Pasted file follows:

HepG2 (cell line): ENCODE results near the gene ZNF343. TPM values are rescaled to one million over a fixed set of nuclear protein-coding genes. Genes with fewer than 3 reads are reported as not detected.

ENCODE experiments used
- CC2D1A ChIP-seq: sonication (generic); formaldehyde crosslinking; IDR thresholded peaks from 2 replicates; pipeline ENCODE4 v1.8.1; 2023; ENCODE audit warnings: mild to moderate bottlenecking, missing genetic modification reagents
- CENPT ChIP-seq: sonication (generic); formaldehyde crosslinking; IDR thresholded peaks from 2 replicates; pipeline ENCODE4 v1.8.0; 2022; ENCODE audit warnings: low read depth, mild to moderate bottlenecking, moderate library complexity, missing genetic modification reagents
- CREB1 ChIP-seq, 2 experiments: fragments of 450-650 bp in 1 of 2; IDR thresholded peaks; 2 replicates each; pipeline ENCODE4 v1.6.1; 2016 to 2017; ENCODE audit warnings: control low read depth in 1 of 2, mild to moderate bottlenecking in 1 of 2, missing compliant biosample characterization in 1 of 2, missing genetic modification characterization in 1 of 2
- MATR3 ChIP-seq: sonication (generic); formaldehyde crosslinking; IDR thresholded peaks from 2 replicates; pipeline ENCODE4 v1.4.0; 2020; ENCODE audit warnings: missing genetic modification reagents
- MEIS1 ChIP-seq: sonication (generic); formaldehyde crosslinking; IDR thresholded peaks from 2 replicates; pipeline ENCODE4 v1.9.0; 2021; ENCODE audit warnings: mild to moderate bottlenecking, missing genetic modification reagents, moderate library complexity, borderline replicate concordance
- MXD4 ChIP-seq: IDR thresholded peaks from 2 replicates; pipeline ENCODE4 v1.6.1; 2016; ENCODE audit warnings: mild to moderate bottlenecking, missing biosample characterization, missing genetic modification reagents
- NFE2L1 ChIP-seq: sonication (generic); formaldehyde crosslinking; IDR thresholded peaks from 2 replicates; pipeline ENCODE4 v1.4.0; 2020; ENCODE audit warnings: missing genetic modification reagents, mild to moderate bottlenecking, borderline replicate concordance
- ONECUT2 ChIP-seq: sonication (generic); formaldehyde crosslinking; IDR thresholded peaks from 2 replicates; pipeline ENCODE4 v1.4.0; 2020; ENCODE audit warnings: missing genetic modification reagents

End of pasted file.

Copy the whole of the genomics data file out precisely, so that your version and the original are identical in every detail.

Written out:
HepG2 (cell line): ENCODE results near the gene ZNF343. TPM values are rescaled to one million over a fixed set of nuclear protein-coding genes. Genes with fewer than 3 reads are reported as not detected.

ENCODE experiments used
- CC2D1A ChIP-seq: sonication (generic); formaldehyde crosslinking; IDR thresholded peaks from 2 replicates; pipeline ENCODE4 v1.8.1; 2023; ENCODE audit warnings: mild to moderate bottlenecking, missing genetic modification reagents
- CENPT ChIP-seq: sonication (generic); formaldehyde crosslinking; IDR thresholded peaks from 2 replicates; pipeline ENCODE4 v1.8.0; 2022; ENCODE audit warnings: low read depth, mild to moderate bottlenecking, moderate library complexity, missing genetic modification reagents
- CREB1 ChIP-seq, 2 experiments: fragments of 450-650 bp in 1 of 2; IDR thresholded peaks; 2 replicates each; pipeline ENCODE4 v1.6.1; 2016 to 2017; ENCODE audit warnings: control low read depth in 1 of 2, mild to moderate bottlenecking in 1 of 2, missing compliant biosample characterization in 1 of 2, missing genetic modification characterization in 1 of 2
- MATR3 ChIP-seq: sonication (generic); formaldehyde crosslinking; IDR thresholded peaks from 2 replicates; pipeline ENCODE4 v1.4.0; 2020; ENCODE audit warnings: missing genetic modification reagents
- MEIS1 ChIP-seq: sonication (generic); formaldehyde crosslinking; IDR thresholded peaks from 2 replicates; pipeline ENCODE4 v1.9.0; 2021; ENCODE audit warnings: mild to moderate bottlenecking, missing genetic modification reagents, moderate library complexity, borderline replicate concordance
- MXD4 ChIP-seq: IDR thresholded peaks from 2 replicates; pipeline ENCODE4 v1.6.1; 2016; ENCODE audit warnings: mild to moderate bottlenecking, missing biosample characterization, missing genetic modification reagents
- NFE2L1 ChIP-seq: sonication (generic); formaldehyde crosslinking; IDR thresholded peaks from 2 replicates; pipeline ENCODE4 v1.4.0; 2020; ENCODE audit warnings: missing genetic modification reagents, mild to moderate bottlenecking, borderline replicate concordance
- ONECUT2 ChIP-seq: sonication (generic); formaldehyde crosslinking; IDR thresholded peaks from 2 replicates; pipeline ENCODE4 v1.4.0; 2020; ENCODE audit warnings: missing genetic modification reagents